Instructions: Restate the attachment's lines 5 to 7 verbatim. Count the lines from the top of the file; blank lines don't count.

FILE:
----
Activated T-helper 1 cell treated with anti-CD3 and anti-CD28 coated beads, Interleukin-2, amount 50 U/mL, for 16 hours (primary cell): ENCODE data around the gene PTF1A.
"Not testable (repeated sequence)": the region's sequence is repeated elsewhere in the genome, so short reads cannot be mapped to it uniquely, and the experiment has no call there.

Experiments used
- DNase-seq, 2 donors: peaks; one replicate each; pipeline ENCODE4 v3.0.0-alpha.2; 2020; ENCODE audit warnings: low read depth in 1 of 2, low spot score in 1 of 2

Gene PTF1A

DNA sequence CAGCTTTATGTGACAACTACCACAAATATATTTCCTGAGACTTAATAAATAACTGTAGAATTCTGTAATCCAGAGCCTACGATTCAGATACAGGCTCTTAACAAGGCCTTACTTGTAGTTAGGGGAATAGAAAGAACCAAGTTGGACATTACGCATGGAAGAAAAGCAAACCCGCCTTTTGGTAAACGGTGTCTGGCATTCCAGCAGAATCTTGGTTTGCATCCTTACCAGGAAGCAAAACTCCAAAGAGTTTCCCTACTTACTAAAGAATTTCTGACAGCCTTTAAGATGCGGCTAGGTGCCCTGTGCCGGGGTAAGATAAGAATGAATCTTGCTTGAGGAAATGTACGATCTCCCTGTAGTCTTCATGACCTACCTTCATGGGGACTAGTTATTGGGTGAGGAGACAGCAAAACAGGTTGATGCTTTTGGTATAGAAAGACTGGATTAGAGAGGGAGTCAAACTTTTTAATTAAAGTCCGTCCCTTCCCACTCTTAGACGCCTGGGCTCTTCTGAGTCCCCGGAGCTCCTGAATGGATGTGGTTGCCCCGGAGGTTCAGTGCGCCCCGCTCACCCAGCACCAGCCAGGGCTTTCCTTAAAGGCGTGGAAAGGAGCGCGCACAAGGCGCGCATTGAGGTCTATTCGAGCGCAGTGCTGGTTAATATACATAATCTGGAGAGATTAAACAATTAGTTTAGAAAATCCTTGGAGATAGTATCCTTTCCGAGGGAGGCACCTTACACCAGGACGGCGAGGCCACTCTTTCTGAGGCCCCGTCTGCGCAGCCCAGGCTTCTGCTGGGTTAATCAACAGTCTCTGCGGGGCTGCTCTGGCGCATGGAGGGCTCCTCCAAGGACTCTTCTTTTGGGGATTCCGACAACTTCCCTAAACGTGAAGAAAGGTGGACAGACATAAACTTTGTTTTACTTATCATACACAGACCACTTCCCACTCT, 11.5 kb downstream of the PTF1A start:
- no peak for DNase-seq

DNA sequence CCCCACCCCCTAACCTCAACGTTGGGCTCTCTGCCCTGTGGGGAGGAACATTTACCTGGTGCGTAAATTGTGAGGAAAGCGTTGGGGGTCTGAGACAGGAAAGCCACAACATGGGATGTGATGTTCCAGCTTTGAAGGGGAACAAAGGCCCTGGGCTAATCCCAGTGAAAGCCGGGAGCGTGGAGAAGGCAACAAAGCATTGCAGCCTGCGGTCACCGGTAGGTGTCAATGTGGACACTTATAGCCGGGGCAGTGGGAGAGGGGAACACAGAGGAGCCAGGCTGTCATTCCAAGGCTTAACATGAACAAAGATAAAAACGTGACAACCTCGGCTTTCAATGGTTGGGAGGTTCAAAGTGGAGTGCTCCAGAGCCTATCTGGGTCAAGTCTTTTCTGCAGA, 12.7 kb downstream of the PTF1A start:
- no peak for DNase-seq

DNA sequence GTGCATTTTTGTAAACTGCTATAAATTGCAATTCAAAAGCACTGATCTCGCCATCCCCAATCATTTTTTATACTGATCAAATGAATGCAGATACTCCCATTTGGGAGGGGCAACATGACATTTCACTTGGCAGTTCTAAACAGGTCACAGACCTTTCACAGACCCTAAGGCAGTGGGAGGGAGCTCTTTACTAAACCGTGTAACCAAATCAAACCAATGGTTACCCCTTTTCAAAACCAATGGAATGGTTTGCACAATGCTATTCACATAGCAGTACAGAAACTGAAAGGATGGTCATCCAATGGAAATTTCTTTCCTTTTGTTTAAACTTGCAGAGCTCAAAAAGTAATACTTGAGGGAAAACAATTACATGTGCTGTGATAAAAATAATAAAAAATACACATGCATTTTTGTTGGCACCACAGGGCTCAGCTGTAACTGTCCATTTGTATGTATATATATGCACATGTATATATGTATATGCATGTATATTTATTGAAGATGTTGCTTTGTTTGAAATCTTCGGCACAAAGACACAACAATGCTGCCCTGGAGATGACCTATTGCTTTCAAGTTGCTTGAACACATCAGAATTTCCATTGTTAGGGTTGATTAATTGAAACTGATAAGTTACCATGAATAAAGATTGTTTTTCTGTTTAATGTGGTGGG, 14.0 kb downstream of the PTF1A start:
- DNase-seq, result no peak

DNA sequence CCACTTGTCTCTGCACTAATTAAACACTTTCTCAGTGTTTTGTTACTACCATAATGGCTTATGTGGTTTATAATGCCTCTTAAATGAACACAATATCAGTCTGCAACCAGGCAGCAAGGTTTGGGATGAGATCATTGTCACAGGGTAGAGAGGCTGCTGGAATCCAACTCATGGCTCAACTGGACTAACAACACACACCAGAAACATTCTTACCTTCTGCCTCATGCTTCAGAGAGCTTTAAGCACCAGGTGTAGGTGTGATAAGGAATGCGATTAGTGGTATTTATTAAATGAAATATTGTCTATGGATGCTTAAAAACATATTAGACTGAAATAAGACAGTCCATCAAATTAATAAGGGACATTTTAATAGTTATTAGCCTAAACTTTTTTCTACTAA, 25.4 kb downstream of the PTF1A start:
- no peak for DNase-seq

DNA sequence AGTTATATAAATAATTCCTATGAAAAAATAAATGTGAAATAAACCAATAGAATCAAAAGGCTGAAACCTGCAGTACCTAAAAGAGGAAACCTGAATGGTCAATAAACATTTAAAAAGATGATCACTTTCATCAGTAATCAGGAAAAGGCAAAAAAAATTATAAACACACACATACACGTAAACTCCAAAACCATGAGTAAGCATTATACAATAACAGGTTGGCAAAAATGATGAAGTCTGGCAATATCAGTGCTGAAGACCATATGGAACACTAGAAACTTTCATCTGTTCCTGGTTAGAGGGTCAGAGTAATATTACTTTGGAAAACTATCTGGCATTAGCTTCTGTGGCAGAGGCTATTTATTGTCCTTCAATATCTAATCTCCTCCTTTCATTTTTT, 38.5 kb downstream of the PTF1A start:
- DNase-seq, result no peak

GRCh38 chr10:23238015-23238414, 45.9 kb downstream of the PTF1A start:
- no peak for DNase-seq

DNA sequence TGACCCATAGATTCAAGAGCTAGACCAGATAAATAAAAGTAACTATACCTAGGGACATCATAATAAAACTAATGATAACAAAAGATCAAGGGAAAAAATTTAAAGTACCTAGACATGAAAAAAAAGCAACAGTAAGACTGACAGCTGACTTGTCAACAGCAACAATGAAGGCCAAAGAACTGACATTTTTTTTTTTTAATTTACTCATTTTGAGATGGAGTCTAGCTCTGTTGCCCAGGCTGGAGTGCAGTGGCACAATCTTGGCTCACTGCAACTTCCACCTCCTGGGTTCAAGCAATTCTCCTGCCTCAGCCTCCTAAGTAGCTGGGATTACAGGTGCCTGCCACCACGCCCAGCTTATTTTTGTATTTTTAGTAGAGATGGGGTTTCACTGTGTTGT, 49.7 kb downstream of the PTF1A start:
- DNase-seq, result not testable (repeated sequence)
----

Gene PTF1A

DNA sequence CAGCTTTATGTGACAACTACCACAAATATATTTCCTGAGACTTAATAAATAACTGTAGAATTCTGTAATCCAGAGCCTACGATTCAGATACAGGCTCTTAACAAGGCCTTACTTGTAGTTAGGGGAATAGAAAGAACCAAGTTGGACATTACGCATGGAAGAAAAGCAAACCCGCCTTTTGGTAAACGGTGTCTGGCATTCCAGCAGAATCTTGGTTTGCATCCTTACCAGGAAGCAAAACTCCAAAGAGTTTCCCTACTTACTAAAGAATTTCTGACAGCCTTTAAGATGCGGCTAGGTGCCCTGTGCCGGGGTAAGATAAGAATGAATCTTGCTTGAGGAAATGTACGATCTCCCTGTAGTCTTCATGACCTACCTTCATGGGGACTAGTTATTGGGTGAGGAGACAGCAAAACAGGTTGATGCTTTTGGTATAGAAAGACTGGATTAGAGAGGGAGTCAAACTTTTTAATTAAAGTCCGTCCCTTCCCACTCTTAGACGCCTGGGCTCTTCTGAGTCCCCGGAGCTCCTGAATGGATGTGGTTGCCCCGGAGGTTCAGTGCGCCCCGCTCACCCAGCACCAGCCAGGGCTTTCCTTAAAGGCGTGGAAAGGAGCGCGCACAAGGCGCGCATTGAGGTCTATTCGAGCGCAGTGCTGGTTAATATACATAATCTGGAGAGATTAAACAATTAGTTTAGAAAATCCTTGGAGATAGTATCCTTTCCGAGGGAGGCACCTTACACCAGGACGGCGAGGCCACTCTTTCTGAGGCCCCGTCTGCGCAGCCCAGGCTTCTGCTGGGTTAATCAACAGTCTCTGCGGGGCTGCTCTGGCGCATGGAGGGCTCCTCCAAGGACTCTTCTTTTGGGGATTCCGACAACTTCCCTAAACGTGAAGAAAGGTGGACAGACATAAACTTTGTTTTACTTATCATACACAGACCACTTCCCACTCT, 11.5 kb downstream of the PTF1A start:
- no peak for DNase-seq